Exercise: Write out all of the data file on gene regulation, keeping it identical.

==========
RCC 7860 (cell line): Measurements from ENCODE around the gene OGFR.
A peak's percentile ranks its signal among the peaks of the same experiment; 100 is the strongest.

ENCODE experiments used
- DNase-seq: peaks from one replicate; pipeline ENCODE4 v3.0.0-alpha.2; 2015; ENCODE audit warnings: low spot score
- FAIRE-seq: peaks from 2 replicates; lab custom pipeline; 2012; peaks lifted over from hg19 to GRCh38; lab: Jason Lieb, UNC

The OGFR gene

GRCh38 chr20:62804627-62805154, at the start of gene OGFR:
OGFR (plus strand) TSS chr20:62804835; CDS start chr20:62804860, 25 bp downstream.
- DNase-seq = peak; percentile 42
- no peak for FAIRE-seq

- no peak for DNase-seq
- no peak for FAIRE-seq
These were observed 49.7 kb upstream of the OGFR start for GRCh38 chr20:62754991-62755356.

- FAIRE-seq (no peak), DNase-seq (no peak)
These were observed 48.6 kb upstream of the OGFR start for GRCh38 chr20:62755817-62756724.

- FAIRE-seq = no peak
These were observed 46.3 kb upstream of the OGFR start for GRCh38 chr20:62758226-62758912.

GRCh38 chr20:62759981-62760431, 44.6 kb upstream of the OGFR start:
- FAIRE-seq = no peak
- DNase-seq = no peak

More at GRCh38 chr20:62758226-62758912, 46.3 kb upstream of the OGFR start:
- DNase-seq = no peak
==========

RCC 7860 (cell line): Measurements from ENCODE around the gene OGFR.
A peak's percentile ranks its signal among the peaks of the same experiment; 100 is the strongest.

ENCODE experiments used
- DNase-seq: peaks from one replicate; pipeline ENCODE4 v3.0.0-alpha.2; 2015; ENCODE audit warnings: low spot score
- FAIRE-seq: peaks from 2 replicates; lab custom pipeline; 2012; peaks lifted over from hg19 to GRCh38; lab: Jason Lieb, UNC

The OGFR gene

GRCh38 chr20:62804627-62805154, at the start of gene OGFR:
OGFR (plus strand) TSS chr20:62804835; CDS start chr20:62804860, 25 bp downstream.
- DNase-seq = peak; percentile 42
- no peak for FAIRE-seq

- no peak for DNase-seq
- no peak for FAIRE-seq
These were observed 49.7 kb upstream of the OGFR start for GRCh38 chr20:62754991-62755356.

- FAIRE-seq (no peak), DNase-seq (no peak)
These were observed 48.6 kb upstream of the OGFR start for GRCh38 chr20:62755817-62756724.

- FAIRE-seq = no peak
These were observed 46.3 kb upstream of the OGFR start for GRCh38 chr20:62758226-62758912.

GRCh38 chr20:62759981-62760431, 44.6 kb upstream of the OGFR start:
- FAIRE-seq = no peak
- DNase-seq = no peak

More at GRCh38 chr20:62758226-62758912, 46.3 kb upstream of the OGFR start:
- DNase-seq = no peak